Saturday, 30 June 2007

Writing Short Animations.

Jan Weddup, (scriptwriting lecturer) has often said that I should offer to write for the animators in the third-year -- because it’s a good way to get your name attached to a high-quality animated piece and make a contact.

I’ve always been interested in animation and writing for it. But when it comes to animated shorts (ha ha) I didn’t have a clue on how to write one and always thought that its something that a) I don’t have the comic-ability for and 2) the skill to write such a piece. The thought and prospect laid at the back of my mind for a good five months and then one day I began thinking about ideas.

BU animation-wise I knew what could be done by what I’ve seen and I knew what I liked story and character-wise. But when it came down to it I didn’t know where to start. So I started looking at a few animated feature ideas I have (which I know will only ever be dreams) and taking their concepts and seeing if I could condense their essence into an animated short. But that was just the beginning.

As I began to think in terms of animation it was only time until new ideas started coming. And i didn't have to wait long. An idea came out of nowhere and I ended up finishing a first draft pretty quickly. It’s four minutes and I see it as being animated in a pretty basic way. Basic is probably an insult but it doesn’t need to be photo realistic or anything.

Its the story of a mischievous fox who gets his last lesson in the ‘Book of Life‘. It can work on a basic animated level or in fine detail. Its features are; trees/garden scenery, inside two rooms of a house, two animal and one human character and object interaction.

It’s in typical animation comedy form - although subtle; I don’t like to consciously think about writing comedy because in my opinion (and perfectionist/mildly paranoid mind state) it ends up ruining it. It almost did for this although its more irony than actual purposeful laugh out loud jokes.

Although one stupid joke (that isn’t funny) still makes me laugh. But it needs to be there because what its based around is a link to the persona of the mysterious villain-hunter character. It’s the first joke (attempt) in the script and I think of it as what Dewy in Scream 2 refers to as ‘lowering peoples expectations to effectively manoeuvre within any given situation’. I’m a geek I know. It works visually that’s why I still laugh when I think about it. It’s the only stupid joke though.

The rest all felt natural to do so i didn't have to over think them. The main thing with writing it is obviously what I find funny but also bearing in mind other peoples expectations. But Book of Life is something that I would want to see and would enjoy. And that’s why we write.

After the Book of Life my short animated receptors (ha ha) were pretty much turned off but more ideas started flowing. At the closure of what I thought was a freak accident of a good idea wasn‘t so. I’ve now got four solid ideas that I will complete before the summer is up and more in the works. Its seems that a once closed door has now been opened as I can’t stop seeing short animations in everything. All the ideas are completely different in terms of high/low concept and content and I’m not really sure if any are good or appropriate. But I’ll be happy if at least one is liked.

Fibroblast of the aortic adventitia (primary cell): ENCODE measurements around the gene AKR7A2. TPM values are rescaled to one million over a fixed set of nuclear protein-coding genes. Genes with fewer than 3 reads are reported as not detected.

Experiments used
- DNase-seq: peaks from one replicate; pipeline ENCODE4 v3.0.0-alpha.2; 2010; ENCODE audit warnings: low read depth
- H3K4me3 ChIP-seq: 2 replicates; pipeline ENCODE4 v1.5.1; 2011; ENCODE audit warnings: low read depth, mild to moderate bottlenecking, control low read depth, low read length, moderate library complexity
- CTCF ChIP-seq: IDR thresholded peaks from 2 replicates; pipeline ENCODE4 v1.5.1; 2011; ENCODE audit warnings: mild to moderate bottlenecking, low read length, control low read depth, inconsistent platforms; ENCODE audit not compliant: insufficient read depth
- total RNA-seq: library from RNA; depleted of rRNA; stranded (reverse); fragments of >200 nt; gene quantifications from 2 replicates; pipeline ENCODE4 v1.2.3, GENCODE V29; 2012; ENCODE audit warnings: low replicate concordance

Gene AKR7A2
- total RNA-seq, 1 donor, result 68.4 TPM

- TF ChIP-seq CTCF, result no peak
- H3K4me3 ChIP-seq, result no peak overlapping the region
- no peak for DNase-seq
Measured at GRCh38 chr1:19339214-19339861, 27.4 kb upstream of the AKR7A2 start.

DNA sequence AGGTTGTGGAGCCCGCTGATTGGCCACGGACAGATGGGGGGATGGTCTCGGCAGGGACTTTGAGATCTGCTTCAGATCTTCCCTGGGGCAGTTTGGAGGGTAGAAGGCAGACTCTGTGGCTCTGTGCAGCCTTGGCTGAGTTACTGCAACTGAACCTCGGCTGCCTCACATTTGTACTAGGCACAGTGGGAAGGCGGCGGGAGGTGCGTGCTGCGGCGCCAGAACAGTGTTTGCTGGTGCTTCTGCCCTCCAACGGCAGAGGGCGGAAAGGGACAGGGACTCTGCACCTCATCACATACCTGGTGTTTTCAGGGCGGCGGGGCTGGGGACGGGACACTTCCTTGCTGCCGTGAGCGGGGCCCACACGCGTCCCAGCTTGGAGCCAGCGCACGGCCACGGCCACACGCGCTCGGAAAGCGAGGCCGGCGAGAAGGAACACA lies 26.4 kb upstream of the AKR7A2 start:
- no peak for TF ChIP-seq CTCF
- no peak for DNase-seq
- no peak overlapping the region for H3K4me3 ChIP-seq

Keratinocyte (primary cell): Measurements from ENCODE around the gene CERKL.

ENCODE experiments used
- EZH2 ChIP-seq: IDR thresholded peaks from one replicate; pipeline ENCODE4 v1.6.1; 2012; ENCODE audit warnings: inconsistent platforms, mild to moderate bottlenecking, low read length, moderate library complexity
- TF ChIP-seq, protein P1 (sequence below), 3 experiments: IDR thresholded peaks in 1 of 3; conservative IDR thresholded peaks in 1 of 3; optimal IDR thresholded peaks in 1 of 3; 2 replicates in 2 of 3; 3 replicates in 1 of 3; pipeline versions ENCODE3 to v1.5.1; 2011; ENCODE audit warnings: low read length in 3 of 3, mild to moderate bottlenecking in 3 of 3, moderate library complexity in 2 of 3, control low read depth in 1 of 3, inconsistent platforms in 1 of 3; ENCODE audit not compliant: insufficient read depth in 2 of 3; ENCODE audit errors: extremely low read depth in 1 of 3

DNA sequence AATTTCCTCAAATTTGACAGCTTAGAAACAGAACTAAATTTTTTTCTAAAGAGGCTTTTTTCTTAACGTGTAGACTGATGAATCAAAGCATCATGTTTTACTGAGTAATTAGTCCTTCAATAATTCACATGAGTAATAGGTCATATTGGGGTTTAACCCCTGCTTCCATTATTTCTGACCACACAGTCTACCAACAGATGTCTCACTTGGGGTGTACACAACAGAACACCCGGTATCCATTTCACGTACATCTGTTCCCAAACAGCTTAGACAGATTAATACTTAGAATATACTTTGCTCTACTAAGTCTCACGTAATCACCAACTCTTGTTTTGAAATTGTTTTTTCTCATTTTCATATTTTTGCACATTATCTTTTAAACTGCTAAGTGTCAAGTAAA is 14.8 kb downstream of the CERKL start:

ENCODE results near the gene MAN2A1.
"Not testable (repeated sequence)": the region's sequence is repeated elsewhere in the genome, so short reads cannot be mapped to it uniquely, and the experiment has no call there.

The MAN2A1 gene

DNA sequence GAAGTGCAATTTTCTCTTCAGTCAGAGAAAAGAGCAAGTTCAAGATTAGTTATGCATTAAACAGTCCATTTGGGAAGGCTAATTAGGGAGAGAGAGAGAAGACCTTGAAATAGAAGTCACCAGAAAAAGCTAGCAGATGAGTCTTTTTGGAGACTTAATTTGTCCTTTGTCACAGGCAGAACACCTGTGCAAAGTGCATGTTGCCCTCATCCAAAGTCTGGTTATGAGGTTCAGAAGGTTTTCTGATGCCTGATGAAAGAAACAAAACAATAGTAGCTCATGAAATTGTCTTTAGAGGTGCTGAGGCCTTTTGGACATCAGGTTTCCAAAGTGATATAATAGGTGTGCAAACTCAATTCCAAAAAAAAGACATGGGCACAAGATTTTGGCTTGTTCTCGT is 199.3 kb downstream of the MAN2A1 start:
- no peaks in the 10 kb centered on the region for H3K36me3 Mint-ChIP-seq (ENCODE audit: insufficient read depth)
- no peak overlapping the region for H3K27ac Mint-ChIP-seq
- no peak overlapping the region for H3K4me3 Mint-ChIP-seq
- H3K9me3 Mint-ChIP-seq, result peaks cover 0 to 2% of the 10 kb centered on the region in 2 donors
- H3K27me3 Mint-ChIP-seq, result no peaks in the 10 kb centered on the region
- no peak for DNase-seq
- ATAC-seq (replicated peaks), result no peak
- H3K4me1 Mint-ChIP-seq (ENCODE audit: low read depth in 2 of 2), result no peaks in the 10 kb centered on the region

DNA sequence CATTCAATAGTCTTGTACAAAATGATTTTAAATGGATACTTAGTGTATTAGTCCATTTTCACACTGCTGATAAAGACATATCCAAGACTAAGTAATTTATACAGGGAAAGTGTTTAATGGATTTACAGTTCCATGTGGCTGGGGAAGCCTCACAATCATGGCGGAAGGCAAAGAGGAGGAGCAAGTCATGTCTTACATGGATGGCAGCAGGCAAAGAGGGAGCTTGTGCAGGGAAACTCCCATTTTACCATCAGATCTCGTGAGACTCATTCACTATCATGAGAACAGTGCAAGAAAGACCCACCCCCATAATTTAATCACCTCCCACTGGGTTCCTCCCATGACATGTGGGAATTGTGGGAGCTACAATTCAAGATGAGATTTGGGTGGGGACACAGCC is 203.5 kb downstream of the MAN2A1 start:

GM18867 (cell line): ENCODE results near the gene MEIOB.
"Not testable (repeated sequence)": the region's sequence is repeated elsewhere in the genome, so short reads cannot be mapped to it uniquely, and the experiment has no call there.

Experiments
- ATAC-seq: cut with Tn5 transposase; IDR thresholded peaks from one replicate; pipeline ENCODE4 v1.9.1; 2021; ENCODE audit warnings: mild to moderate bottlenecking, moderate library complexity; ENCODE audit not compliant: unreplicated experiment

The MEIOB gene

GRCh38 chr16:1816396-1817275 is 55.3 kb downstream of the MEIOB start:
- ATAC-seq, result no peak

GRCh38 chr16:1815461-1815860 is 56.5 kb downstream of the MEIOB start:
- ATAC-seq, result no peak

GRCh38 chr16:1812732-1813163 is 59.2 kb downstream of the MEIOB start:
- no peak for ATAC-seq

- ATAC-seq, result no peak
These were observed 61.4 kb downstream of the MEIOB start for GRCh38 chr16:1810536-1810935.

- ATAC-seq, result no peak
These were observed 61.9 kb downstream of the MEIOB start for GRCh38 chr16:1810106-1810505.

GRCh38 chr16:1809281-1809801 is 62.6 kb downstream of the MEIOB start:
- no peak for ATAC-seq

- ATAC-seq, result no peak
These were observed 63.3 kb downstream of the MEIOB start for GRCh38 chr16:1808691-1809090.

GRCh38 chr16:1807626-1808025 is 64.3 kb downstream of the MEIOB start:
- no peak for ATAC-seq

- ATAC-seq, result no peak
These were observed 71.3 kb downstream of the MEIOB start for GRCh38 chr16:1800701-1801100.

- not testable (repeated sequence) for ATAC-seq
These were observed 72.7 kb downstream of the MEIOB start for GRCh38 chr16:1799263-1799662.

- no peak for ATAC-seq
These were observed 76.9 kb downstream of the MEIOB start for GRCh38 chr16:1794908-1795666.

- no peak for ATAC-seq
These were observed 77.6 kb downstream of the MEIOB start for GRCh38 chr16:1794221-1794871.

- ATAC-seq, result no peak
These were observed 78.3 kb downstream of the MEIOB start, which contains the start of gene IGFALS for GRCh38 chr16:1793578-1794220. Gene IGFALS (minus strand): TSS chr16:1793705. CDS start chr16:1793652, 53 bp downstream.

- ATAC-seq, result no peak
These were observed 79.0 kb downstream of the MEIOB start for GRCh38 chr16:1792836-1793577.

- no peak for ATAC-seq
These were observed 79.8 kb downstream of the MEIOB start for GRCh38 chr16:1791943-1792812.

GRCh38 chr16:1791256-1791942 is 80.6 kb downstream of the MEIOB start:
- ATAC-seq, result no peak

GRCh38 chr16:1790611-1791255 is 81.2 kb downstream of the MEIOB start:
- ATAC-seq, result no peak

I was worried about not fitting enough in to make the reveals and end sting in the tale work and I knew I only had a few minutes of screen time. This is where time apart really helped. Coming back with a fresh mind helped to add certain details and takeout what wasn’t advancing the story and only dragged it down. And that’s the main thing with writing just go with your instincts and your learn by your mistakes. I actually took some of my favourite things out but I’m always prepared to do that because in the end; its about writing the most effective story for the audience. Not for you. Another thing that I’ve learnt with writing animation is that its good fun. So I think everyone should try it and your probably surprise yourself. I did.

Tips I’ve learnt. (I know I’m no expert. But they might help.)

-Initially, keep it small and simple. That way you have room to manoeuvre and add depth and detail to make it appear more bigger than it is.

-The best comedic shorts are based around a situation, moment or moral tale.

-Keep in mind audience (and your own) expectations at every turn and try to beat/raise them.

-Character expressions. It’s what animators want when reading a script and its what the story’s all about. So make the main character stand-out and likeable. (At first I didn‘t have any reaction or personality with the fox in Book of Life- he was just a mischievous fox in his first appearance. But now his thick black eyebrows are his trademark. I should think of some more.)

-The character(s) is everything. At the heart of the story is the oddball main character/hero. So think about how vulnerable/likable and original he can be.

-Watch short animations to get a feel for what you can do and where you can go.

No comments:

Post a Comment